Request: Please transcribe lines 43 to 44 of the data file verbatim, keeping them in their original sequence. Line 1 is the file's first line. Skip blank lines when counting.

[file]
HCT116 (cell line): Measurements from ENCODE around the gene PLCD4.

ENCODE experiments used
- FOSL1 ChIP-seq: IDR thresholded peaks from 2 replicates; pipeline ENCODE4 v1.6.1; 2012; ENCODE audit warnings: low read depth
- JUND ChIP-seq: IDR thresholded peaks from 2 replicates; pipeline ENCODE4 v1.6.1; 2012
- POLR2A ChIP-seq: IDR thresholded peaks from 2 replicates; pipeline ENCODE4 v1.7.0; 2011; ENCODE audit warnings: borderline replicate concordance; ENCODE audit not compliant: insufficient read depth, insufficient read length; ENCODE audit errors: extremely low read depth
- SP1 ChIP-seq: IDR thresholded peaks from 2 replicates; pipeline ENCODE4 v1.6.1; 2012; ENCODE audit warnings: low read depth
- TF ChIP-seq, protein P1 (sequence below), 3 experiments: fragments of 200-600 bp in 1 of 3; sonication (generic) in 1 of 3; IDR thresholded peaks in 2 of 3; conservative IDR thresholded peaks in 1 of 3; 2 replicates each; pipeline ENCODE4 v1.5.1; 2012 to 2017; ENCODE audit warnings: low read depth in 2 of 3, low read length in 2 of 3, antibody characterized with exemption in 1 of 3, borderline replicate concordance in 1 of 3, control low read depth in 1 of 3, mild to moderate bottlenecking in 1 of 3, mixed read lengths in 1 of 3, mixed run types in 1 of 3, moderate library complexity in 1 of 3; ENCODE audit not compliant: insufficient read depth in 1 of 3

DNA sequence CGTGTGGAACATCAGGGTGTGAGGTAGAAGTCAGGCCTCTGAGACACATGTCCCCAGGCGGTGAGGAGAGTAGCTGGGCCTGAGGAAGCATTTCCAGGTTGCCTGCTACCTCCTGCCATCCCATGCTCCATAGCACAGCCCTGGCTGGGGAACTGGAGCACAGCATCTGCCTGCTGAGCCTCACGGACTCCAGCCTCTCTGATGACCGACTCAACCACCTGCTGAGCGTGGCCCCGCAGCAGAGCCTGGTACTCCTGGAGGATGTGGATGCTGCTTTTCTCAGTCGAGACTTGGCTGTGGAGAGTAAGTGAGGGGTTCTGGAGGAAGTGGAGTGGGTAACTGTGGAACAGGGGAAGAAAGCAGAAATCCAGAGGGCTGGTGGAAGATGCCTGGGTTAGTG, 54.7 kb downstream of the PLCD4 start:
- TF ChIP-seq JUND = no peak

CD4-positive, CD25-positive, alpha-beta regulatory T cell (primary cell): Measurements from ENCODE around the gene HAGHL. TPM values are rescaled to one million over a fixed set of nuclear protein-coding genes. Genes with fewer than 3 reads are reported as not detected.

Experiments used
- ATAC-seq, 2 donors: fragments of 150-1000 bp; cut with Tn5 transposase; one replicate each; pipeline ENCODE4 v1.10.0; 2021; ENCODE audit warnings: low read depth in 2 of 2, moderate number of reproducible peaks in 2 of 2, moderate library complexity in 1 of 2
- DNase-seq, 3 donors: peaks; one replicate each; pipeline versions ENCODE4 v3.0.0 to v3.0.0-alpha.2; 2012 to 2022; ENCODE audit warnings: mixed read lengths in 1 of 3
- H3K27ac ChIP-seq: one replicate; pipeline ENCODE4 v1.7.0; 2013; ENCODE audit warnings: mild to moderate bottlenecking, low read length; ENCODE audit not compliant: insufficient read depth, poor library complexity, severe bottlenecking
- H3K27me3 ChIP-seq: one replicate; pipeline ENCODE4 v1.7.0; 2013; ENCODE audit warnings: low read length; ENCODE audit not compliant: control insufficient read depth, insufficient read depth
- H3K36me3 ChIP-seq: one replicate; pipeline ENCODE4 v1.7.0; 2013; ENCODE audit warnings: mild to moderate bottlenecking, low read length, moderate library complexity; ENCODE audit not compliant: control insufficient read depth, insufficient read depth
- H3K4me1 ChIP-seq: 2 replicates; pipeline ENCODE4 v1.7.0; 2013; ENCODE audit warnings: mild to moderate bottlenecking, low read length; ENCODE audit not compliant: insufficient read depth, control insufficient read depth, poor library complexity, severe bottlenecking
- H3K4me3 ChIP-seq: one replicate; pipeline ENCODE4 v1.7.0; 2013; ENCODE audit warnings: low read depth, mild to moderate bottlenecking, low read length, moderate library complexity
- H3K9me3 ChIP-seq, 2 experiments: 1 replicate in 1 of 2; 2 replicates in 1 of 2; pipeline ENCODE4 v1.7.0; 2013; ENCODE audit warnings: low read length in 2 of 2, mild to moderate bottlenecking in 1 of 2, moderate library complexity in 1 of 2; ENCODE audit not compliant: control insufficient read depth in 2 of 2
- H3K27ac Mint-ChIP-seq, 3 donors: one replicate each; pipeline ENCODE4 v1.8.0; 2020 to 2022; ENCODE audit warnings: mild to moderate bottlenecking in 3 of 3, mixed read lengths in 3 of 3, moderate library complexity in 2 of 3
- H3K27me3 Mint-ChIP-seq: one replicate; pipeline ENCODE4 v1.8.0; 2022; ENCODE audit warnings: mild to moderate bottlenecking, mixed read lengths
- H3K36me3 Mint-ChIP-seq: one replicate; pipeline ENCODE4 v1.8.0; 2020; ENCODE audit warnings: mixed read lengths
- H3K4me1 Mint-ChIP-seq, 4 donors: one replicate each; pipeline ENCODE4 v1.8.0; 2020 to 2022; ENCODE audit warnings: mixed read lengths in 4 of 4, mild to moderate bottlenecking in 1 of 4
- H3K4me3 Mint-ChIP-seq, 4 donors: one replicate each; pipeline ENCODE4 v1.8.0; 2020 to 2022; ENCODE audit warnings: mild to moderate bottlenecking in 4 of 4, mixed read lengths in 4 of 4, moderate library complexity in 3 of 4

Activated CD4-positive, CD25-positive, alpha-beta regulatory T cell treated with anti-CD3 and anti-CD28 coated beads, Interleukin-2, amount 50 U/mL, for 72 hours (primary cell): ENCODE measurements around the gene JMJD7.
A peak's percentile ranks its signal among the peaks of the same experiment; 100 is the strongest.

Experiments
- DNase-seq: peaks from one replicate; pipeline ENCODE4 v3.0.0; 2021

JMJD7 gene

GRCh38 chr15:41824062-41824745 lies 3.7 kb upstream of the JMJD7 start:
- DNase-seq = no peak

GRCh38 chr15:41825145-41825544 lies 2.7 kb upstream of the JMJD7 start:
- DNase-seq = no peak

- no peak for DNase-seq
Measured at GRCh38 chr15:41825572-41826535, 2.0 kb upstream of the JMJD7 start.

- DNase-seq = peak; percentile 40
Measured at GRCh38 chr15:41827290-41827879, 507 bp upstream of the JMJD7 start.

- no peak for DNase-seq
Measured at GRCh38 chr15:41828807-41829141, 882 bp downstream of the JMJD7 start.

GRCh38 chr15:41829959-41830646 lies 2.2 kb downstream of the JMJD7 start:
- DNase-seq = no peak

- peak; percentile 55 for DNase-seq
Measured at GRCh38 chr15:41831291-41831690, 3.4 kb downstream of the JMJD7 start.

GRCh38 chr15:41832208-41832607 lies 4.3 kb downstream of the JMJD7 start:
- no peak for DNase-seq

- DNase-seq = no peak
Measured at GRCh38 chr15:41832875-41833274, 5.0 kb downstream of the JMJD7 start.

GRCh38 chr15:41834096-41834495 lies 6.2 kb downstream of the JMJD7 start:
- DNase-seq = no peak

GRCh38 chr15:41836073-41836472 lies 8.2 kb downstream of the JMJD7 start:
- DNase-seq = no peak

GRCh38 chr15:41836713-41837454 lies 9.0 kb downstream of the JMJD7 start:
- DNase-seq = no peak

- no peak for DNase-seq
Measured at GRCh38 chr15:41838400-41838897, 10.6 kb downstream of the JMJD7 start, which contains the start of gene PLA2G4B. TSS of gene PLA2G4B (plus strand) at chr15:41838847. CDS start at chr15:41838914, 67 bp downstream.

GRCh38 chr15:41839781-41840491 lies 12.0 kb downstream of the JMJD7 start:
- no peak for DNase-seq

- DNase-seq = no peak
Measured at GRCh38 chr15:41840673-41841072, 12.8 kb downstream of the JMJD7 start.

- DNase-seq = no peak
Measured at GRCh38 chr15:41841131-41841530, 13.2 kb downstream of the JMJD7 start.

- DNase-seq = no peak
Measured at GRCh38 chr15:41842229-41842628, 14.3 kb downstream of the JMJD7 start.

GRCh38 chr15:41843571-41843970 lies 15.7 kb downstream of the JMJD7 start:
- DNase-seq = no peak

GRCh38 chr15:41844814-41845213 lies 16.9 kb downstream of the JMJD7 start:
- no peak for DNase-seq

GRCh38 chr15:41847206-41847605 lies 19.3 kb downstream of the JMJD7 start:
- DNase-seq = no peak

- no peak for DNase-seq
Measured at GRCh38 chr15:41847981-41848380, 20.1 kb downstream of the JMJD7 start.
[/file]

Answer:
Measured at GRCh38 chr15:41831291-41831690, 3.4 kb downstream of the JMJD7 start.

GRCh38 chr15:41832208-41832607 lies 4.3 kb downstream of the JMJD7 start: